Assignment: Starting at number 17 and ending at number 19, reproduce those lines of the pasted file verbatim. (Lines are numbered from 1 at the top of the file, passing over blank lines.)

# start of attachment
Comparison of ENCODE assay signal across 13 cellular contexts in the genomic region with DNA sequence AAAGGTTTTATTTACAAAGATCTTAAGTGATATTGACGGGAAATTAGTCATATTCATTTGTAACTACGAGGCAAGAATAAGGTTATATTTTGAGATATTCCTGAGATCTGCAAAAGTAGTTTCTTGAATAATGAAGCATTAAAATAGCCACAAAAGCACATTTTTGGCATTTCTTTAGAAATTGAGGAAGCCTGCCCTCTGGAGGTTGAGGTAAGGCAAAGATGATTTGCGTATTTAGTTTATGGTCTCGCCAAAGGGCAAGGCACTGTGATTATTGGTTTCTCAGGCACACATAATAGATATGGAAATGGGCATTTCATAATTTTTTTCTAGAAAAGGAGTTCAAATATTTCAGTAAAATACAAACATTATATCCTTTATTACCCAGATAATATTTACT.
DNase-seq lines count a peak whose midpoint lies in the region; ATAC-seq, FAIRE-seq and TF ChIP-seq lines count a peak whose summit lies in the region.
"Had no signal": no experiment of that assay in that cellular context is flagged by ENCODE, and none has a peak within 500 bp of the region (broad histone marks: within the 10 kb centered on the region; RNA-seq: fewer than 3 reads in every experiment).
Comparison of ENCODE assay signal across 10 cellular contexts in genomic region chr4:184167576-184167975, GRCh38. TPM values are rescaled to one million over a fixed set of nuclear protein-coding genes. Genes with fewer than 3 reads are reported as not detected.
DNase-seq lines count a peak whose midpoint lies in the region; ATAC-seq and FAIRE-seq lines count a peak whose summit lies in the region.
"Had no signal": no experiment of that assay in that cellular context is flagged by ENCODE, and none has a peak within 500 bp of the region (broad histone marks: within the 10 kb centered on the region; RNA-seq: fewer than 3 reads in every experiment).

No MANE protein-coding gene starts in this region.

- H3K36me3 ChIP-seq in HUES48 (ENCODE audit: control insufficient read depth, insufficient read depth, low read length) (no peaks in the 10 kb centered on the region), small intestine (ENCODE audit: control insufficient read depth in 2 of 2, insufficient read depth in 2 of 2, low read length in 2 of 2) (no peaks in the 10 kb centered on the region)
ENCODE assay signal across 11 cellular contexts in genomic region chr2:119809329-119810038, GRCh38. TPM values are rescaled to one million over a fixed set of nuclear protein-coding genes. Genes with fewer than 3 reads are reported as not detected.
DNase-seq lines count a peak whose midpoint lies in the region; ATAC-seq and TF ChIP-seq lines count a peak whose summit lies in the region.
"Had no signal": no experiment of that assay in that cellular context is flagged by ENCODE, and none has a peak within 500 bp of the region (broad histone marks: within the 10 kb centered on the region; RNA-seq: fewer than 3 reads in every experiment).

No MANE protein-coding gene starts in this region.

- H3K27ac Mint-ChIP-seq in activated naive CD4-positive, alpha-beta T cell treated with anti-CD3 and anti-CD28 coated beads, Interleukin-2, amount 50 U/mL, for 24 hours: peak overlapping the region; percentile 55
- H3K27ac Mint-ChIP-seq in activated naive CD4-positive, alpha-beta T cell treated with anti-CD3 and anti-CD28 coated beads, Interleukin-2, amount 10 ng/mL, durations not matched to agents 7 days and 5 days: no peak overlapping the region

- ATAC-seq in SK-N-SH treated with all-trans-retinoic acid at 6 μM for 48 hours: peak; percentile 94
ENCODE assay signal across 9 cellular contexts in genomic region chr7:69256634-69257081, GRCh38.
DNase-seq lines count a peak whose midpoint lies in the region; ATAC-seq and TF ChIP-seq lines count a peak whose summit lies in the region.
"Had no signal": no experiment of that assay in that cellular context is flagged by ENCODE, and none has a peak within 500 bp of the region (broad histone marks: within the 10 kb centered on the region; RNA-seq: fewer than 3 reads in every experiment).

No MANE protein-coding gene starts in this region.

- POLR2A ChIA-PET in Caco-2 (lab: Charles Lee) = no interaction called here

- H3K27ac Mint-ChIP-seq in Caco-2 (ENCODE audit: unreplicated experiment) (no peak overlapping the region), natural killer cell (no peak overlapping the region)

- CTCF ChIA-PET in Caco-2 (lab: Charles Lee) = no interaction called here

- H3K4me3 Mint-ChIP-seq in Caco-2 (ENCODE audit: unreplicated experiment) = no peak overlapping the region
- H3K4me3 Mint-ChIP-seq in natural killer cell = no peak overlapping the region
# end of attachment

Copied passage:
DNase-seq lines count a peak whose midpoint lies in the region; ATAC-seq and TF ChIP-seq lines count a peak whose summit lies in the region.
"Had no signal": no experiment of that assay in that cellular context is flagged by ENCODE, and none has a peak within 500 bp of the region (broad histone marks: within the 10 kb centered on the region; RNA-seq: fewer than 3 reads in every experiment).

No MANE protein-coding gene starts in this region.